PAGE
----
The encoders detect the position (inclination, location, height, and so on) of the microscope body 35 and signal the position to a controller (not shown) in the microscope body 35. A display unit 40 for each operator is suspended from the ceiling 45 through an arm 39. The joints 39 a, 39 b, 39 c of the arm 39 which support the display unit are provided with encoders (not shown). Those encoders detect the position (inclination, location, height, and so on) of the display panels 8,8 mounted in the display unit 40 and signal a controller (not shown) in the microscope body 35 through the cable 46. The controller within the microscope body 35 computes, using the data from the encoders in the joints of the arms 44 and 39 which support the microscope body 35 and the data from the encoders in the arms which support the display panel holding member 40, the direction from a particular display panel to the object being viewed by the microscope. The proper orientation of the image detecting unit is then determined and corrected in a real-time manner. The image detecting units can be driven independently for the operator and assistant. Therefore, two operators can view at their desired positions while having the images they each see on the electronic displays automatically corrected to the proper orientation. Instead of being supported from the ceiling, the display units 40 can be supported from other structures, such as a wall, the floor, or an operating table. The other components of this embodiment are the same as in Embodiment 6 (shown in FIG. 9).

Embodiment 8

FIG. 11 is a side elevation view of the entire surgical microscope of Embodiment 8 of the 3-D viewing system according to the present invention. This embodiment is a modified version of Embodiment 7. For clarity, many items are omitted, in that they do not differ from that of Embodiments 6 and 7. For example, the microscope body 35 includes, as was illustrated for Embodiment 6 shown in FIG. 9: variable objective lenses, a beam splitter, an optical reflective system, and two image detecting units for two viewers that can be rotated around the optical axis of the microscope body 35 (not shown in FIG. 11). In Embodiment 8, the display units 47 are separate from the microscope body and are worn by the operators. With this type of display unit, the operator is free to move about because the display units are entirely independent from the microscope body 35. In addition, the arms which connect the display panels to the microscope are eliminated, providing more open space. Further, in this embodiment, the means for detecting the operator viewing position and orientation consists of, instead of encoders, three light emitting elements 48, 48, 48 fixed on the display unit 47 and navigation units 49, 49 which are mounted on the microscope body 35 to monitor the position of the light emitting elements using a television camera. The navigation unit 49 is programmed to detect the operator's viewing position and head orientation by monitoring the location of the light emitting elements 48, 48, 48 using a television camera. Furthermore, if light emitting elements 50, 50 are provided around the viewed object and monitored by a television camera, the location of the microscope body 35 can also be also detected. A similar navigation system is disclosed in U.S. Pat. No. 6,081,367, the disclosure of which is incorporated herein by reference. As another navigation system, reflective balls to reflect light can be used in lieu of using the light emitting elements. Infrared rays are emitted from the microscope body 35 to the display unit 47 and the location of the reflective balls which reflect the infrared rays are monitored by two television cameras so as to detect the operator's viewing position. In this way, the same effect is obtained as is described above for the two preceding embodiments.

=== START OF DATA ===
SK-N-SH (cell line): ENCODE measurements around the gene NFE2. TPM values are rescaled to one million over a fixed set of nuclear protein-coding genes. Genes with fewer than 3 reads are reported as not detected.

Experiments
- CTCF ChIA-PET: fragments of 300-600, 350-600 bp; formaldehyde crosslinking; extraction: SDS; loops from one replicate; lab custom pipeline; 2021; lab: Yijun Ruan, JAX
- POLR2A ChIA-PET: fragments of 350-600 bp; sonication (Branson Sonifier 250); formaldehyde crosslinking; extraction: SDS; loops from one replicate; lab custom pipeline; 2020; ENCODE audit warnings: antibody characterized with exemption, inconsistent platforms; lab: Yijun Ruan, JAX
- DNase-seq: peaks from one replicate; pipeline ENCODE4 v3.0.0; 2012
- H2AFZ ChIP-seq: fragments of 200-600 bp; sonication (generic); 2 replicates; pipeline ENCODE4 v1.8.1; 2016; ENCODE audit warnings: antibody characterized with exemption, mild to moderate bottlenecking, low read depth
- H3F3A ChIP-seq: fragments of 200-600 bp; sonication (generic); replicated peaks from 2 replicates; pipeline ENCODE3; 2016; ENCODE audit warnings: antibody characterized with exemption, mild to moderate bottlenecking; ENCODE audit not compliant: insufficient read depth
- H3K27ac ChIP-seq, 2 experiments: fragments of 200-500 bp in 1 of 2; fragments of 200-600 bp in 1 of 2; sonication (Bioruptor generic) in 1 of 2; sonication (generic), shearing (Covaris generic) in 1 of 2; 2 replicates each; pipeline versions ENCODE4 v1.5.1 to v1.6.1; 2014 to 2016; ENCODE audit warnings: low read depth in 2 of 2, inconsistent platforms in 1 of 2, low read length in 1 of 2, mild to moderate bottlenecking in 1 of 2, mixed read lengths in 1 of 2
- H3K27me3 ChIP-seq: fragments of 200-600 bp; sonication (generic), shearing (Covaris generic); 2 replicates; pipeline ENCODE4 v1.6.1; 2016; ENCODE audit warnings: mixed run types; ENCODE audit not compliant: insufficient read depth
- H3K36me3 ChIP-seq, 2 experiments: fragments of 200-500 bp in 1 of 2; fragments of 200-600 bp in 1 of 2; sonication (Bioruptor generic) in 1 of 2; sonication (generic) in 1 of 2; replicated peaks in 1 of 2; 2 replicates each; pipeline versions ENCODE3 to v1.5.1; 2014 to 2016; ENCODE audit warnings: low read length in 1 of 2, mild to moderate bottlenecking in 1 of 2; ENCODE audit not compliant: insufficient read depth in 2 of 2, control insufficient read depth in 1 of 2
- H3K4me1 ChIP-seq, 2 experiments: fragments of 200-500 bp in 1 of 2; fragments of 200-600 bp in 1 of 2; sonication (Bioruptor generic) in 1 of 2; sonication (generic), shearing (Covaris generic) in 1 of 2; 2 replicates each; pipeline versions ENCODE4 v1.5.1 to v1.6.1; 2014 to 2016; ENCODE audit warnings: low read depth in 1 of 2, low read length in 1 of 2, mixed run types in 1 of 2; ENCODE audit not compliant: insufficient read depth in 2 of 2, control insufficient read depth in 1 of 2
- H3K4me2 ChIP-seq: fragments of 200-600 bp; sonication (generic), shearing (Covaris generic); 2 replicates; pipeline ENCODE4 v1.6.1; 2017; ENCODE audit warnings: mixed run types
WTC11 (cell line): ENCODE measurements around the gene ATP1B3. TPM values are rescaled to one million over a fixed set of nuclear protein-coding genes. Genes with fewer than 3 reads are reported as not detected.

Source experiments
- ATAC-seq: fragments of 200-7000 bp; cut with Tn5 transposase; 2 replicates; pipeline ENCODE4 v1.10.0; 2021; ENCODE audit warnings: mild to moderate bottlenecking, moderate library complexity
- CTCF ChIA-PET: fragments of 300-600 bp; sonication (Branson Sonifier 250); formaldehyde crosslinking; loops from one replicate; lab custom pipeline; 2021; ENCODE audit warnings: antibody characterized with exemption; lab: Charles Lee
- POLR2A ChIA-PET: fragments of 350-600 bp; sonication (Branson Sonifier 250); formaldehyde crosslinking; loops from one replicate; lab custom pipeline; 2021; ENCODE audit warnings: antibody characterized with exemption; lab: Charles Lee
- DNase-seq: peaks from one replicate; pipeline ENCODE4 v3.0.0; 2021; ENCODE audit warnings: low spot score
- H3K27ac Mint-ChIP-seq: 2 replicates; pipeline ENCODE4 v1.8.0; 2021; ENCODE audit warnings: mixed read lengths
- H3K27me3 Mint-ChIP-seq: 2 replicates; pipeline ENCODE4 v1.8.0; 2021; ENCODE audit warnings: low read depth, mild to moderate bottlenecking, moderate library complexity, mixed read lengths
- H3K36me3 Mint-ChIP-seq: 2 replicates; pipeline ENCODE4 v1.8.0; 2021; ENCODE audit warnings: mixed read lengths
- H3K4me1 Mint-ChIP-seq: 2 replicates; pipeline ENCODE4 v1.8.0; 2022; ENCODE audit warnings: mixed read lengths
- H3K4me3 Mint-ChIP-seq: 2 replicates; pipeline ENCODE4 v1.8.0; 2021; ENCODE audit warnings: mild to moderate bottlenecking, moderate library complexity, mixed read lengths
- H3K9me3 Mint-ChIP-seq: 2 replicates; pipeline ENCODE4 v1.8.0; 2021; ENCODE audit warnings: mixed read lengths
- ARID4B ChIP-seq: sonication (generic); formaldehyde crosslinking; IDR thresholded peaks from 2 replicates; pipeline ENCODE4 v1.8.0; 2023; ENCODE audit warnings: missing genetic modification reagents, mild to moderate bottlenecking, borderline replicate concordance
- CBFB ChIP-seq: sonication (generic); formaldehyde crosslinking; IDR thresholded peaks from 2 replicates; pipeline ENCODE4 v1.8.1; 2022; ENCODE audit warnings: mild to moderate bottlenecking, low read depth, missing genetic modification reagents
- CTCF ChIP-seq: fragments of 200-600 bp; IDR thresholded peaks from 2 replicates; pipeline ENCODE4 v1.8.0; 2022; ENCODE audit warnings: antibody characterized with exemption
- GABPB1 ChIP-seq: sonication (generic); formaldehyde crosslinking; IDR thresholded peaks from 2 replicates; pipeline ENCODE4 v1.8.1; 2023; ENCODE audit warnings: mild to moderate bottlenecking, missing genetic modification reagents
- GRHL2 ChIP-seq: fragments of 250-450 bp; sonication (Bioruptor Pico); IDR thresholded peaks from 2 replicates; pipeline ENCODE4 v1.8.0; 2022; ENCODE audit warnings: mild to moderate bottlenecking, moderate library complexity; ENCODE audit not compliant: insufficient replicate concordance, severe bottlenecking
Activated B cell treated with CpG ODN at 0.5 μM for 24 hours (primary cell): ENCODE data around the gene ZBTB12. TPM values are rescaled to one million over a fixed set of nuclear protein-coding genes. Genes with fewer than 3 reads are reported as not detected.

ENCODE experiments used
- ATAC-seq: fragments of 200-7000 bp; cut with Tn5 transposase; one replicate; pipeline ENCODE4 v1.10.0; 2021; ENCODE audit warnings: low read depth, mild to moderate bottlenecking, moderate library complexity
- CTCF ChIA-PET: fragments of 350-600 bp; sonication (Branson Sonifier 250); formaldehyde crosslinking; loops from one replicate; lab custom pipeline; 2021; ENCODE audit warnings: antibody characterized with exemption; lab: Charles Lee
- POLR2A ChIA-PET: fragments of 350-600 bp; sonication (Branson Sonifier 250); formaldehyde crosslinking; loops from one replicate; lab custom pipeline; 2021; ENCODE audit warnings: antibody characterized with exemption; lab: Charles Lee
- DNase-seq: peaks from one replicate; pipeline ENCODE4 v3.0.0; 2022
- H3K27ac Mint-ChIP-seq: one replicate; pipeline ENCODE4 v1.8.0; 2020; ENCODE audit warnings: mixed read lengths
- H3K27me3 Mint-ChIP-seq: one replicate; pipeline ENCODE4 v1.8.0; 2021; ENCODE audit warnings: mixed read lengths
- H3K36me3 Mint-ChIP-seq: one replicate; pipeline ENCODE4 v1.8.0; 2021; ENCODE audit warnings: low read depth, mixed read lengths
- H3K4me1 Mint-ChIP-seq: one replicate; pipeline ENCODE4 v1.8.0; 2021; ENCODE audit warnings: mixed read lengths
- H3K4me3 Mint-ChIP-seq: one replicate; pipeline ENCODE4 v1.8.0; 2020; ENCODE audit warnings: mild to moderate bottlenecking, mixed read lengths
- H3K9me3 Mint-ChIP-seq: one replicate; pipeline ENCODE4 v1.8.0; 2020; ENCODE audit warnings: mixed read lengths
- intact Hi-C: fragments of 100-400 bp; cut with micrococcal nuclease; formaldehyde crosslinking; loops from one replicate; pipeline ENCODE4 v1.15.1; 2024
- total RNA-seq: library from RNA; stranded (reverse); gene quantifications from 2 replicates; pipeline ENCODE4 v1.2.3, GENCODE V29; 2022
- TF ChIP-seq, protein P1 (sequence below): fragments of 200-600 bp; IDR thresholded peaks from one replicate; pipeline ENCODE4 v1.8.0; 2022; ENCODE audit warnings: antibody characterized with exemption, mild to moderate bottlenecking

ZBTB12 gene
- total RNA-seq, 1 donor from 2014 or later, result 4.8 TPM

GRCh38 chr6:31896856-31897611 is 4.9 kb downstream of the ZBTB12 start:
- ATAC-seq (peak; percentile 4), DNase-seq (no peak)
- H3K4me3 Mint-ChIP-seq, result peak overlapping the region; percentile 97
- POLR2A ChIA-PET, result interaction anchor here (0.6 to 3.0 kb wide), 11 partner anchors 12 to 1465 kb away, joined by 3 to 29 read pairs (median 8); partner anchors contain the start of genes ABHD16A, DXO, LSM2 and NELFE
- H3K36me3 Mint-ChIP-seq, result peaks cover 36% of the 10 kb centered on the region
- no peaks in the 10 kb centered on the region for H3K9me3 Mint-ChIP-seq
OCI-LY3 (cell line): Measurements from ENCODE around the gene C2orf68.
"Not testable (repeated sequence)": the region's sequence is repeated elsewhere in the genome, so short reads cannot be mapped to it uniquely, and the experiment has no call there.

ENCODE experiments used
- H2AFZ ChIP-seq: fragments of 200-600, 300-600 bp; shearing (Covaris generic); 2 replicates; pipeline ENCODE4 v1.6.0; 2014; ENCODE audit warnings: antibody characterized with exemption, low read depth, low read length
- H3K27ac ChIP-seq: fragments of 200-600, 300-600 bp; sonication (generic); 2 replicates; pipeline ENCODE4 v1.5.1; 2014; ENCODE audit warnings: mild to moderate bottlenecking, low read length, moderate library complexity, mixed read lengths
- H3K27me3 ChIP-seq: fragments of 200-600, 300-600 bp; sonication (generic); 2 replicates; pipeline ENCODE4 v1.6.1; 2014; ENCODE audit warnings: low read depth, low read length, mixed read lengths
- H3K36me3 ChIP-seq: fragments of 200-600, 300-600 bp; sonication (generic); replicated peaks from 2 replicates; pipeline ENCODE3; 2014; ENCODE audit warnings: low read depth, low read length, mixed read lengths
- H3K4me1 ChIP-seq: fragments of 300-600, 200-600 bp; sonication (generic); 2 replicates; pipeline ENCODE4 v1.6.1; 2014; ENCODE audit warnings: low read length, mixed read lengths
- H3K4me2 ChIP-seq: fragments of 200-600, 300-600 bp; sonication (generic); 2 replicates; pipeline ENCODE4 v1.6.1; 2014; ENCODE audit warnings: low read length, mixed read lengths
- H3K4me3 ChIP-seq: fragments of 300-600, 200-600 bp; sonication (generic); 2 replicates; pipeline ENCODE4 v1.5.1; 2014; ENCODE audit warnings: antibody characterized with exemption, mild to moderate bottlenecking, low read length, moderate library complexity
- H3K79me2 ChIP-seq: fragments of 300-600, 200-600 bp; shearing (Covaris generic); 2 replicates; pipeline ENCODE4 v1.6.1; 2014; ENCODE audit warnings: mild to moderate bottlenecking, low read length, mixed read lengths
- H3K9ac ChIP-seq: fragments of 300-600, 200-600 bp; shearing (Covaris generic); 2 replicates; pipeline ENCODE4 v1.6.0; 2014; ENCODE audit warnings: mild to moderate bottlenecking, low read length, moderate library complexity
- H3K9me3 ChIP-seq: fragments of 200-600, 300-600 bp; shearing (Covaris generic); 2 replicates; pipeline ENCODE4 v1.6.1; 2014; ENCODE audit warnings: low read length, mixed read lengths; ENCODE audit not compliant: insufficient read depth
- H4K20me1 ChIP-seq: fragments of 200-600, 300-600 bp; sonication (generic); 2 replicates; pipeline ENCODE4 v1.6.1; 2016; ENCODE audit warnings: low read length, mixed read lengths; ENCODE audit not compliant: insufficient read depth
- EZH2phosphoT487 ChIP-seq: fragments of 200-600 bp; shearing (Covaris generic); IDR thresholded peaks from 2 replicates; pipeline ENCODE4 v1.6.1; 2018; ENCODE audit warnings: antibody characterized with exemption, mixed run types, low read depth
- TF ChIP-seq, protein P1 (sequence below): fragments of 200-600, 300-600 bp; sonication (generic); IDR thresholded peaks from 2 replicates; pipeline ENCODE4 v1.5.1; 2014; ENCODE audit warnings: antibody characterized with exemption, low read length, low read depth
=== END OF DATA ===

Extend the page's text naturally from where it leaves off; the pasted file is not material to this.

Using the navigation unit 49, the angular positions of the head-mounted display surfaces relative to the microscope body 35 are monitored. Based on the angular positions obtained, the image detecting unit can be controlled by being rotated through a driving member, such as a motor mounted in the microscope body 35, so that the two separated images that are detected have a parallax orientation that corresponds to that of the head-mounted display surfaces. In this way, even if the display units are not held on the microscope body or an arm as in Embodiment 1, the operators (main operator and assistant) can obtain images appropriate to their own position using a single microscope body without changing the microscope settings. With the benefit of having a means for detecting each operator's angular position relative to the microscope body, and a means for changing the angular position of the image detecting unit in response to that operator's angular position, each operator (i.e., a main operator and an assistant) can view images that are automatically oriented properly for the viewer's position.

Embodiment 9